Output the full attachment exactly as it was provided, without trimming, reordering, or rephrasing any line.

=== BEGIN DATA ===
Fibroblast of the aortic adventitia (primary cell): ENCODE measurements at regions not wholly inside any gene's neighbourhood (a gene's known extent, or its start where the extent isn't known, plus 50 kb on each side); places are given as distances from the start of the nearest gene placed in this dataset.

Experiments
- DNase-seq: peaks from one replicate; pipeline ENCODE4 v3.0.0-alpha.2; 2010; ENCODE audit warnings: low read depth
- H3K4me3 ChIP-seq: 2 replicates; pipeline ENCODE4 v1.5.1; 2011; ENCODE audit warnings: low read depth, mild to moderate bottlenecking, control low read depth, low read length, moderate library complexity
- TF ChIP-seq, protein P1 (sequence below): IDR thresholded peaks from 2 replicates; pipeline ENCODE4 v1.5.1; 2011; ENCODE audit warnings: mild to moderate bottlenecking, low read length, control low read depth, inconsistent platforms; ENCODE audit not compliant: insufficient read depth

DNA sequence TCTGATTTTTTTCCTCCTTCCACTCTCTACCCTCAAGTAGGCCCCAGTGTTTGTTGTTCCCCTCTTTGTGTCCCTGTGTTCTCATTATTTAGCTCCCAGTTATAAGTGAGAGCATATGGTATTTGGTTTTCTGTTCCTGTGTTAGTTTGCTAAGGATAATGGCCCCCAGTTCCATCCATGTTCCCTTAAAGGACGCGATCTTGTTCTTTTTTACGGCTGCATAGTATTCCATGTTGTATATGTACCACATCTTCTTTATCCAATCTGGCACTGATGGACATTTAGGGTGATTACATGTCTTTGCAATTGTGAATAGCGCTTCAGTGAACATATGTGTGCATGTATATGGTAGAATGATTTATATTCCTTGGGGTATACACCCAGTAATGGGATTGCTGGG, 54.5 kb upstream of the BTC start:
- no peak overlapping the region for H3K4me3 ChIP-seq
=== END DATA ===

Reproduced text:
Fibroblast of the aortic adventitia (primary cell): ENCODE measurements at regions not wholly inside any gene's neighbourhood (a gene's known extent, or its start where the extent isn't known, plus 50 kb on each side); places are given as distances from the start of the nearest gene placed in this dataset.

Experiments
- DNase-seq: peaks from one replicate; pipeline ENCODE4 v3.0.0-alpha.2; 2010; ENCODE audit warnings: low read depth
- H3K4me3 ChIP-seq: 2 replicates; pipeline ENCODE4 v1.5.1; 2011; ENCODE audit warnings: low read depth, mild to moderate bottlenecking, control low read depth, low read length, moderate library complexity
- TF ChIP-seq, protein P1 (sequence below): IDR thresholded peaks from 2 replicates; pipeline ENCODE4 v1.5.1; 2011; ENCODE audit warnings: mild to moderate bottlenecking, low read length, control low read depth, inconsistent platforms; ENCODE audit not compliant: insufficient read depth

DNA sequence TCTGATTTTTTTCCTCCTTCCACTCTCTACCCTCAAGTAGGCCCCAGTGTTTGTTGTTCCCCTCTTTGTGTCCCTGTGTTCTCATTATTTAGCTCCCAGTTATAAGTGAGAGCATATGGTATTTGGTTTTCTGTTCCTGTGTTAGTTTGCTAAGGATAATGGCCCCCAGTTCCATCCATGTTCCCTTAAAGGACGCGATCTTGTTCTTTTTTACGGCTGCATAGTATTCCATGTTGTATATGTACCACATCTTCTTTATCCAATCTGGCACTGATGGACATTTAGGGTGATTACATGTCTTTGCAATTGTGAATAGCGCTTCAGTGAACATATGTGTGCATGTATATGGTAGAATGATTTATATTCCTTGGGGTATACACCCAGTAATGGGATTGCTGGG, 54.5 kb upstream of the BTC start:
- no peak overlapping the region for H3K4me3 ChIP-seq